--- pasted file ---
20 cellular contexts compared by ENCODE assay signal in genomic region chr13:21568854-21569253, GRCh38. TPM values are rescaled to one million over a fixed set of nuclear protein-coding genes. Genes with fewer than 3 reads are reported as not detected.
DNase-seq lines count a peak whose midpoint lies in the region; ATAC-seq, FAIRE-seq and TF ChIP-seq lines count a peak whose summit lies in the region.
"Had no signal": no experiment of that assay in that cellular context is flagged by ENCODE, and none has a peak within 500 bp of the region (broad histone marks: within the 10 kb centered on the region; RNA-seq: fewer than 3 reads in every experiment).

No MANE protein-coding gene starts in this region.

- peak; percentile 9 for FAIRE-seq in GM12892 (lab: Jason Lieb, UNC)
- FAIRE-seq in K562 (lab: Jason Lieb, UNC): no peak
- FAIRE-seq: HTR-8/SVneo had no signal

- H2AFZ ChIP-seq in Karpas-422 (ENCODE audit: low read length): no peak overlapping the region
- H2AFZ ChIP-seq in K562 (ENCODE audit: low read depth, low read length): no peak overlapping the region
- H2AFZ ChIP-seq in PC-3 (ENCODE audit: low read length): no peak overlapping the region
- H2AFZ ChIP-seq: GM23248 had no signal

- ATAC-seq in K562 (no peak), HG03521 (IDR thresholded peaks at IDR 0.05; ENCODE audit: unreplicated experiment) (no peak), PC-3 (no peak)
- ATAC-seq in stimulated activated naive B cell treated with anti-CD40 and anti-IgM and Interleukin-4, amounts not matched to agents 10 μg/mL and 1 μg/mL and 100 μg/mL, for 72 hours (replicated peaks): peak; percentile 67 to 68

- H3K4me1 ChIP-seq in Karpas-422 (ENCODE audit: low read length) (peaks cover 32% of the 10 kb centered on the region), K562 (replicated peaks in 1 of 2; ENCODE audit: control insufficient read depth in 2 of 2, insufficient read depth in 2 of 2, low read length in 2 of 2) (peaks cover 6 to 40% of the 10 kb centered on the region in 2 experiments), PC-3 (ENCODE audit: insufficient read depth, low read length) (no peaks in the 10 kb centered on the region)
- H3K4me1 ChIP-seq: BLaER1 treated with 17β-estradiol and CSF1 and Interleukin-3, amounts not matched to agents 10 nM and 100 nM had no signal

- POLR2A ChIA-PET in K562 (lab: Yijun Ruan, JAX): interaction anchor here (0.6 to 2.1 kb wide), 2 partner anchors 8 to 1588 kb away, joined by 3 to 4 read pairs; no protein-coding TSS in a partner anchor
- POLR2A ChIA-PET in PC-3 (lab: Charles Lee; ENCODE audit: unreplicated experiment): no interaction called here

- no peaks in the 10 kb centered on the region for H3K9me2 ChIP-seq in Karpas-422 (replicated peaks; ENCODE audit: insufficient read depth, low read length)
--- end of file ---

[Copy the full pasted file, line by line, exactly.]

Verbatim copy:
20 cellular contexts compared by ENCODE assay signal in genomic region chr13:21568854-21569253, GRCh38. TPM values are rescaled to one million over a fixed set of nuclear protein-coding genes. Genes with fewer than 3 reads are reported as not detected.
DNase-seq lines count a peak whose midpoint lies in the region; ATAC-seq, FAIRE-seq and TF ChIP-seq lines count a peak whose summit lies in the region.
"Had no signal": no experiment of that assay in that cellular context is flagged by ENCODE, and none has a peak within 500 bp of the region (broad histone marks: within the 10 kb centered on the region; RNA-seq: fewer than 3 reads in every experiment).

No MANE protein-coding gene starts in this region.

- peak; percentile 9 for FAIRE-seq in GM12892 (lab: Jason Lieb, UNC)
- FAIRE-seq in K562 (lab: Jason Lieb, UNC): no peak
- FAIRE-seq: HTR-8/SVneo had no signal

- H2AFZ ChIP-seq in Karpas-422 (ENCODE audit: low read length): no peak overlapping the region
- H2AFZ ChIP-seq in K562 (ENCODE audit: low read depth, low read length): no peak overlapping the region
- H2AFZ ChIP-seq in PC-3 (ENCODE audit: low read length): no peak overlapping the region
- H2AFZ ChIP-seq: GM23248 had no signal

- ATAC-seq in K562 (no peak), HG03521 (IDR thresholded peaks at IDR 0.05; ENCODE audit: unreplicated experiment) (no peak), PC-3 (no peak)
- ATAC-seq in stimulated activated naive B cell treated with anti-CD40 and anti-IgM and Interleukin-4, amounts not matched to agents 10 μg/mL and 1 μg/mL and 100 μg/mL, for 72 hours (replicated peaks): peak; percentile 67 to 68

- H3K4me1 ChIP-seq in Karpas-422 (ENCODE audit: low read length) (peaks cover 32% of the 10 kb centered on the region), K562 (replicated peaks in 1 of 2; ENCODE audit: control insufficient read depth in 2 of 2, insufficient read depth in 2 of 2, low read length in 2 of 2) (peaks cover 6 to 40% of the 10 kb centered on the region in 2 experiments), PC-3 (ENCODE audit: insufficient read depth, low read length) (no peaks in the 10 kb centered on the region)
- H3K4me1 ChIP-seq: BLaER1 treated with 17β-estradiol and CSF1 and Interleukin-3, amounts not matched to agents 10 nM and 100 nM had no signal

- POLR2A ChIA-PET in K562 (lab: Yijun Ruan, JAX): interaction anchor here (0.6 to 2.1 kb wide), 2 partner anchors 8 to 1588 kb away, joined by 3 to 4 read pairs; no protein-coding TSS in a partner anchor
- POLR2A ChIA-PET in PC-3 (lab: Charles Lee; ENCODE audit: unreplicated experiment): no interaction called here

- no peaks in the 10 kb centered on the region for H3K9me2 ChIP-seq in Karpas-422 (replicated peaks; ENCODE audit: insufficient read depth, low read length)